Monday, 25 June 2012


Around 45-50 million years ago, during the middle Eocene, a number of freshwater lakes appeared in an arc extending from Smithers in northern British Columbia, south through the modern Cariboo, to Kamloops, the Nicola Valley, Princeton and finally, Republic, WA.

The lakes likely formed after a period of faulting created depressions in the ground, producing a number of basins or grabens into which water collected - imagine gorgeous smallish lakes similar to Cultus Lake near Chiliwack, British Columbia.

The groaning Earth, pressured by the collision of tectonic plates producted a series of erupting volcanoes around the Pacific Northwest. These spouting volcanoes blew fine-grained ash into the atmosphere and it rained down on the land. The ash washed into the lakes and because of its texture, and possibly because of low water oxygen levels on the bottoms that slowed decay beautifully preserved the dead remains of plant, invertebrate, and fish fossils - some in wonderful detail.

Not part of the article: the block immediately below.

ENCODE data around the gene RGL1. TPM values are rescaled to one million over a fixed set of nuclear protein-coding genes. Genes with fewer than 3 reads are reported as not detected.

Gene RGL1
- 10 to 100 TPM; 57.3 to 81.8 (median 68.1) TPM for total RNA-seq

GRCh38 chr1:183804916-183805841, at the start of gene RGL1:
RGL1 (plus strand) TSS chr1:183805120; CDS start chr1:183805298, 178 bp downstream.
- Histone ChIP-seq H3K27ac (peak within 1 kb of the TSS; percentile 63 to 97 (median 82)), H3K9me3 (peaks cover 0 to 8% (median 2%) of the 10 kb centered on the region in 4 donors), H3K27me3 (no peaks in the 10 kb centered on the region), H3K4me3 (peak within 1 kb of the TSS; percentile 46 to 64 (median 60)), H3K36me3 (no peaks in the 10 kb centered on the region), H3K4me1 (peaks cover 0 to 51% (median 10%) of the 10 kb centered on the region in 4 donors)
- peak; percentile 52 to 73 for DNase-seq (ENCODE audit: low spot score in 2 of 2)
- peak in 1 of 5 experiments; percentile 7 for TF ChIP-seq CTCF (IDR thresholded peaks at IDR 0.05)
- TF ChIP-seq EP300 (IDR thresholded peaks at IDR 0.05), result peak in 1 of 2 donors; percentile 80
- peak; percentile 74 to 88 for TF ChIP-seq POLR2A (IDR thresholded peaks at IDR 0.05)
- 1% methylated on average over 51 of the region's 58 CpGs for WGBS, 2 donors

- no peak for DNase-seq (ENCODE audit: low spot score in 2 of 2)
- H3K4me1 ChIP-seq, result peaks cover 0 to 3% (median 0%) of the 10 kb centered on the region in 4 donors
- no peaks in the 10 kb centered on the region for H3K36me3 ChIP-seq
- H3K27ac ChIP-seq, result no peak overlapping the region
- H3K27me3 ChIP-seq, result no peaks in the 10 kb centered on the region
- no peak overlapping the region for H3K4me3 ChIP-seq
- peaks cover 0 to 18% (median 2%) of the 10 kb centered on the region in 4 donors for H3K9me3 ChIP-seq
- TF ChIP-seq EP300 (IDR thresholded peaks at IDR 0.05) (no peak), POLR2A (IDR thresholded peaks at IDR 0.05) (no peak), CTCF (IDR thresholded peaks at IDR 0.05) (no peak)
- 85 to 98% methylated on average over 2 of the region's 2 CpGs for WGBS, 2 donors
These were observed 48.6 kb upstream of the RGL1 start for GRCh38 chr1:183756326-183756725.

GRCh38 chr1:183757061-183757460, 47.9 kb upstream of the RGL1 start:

In and around the town of Princeton, there are many places to collect. The fossils you find here are all middle Eocene, Allenby Formation and most have a high degree of detail in their preservation.

A crack of the hammer yields fossil maple, alder, fir, pine, dawn redwood and ginko fossil material. Several species of fossilized insects can be found in the area and rare, occasional fossil flowers and small, perfectly preserved fish. It is also home to one of the world's oldest bee's - a find by Rene Saveneye - naturalist and keen paleo hunter who will be much missed.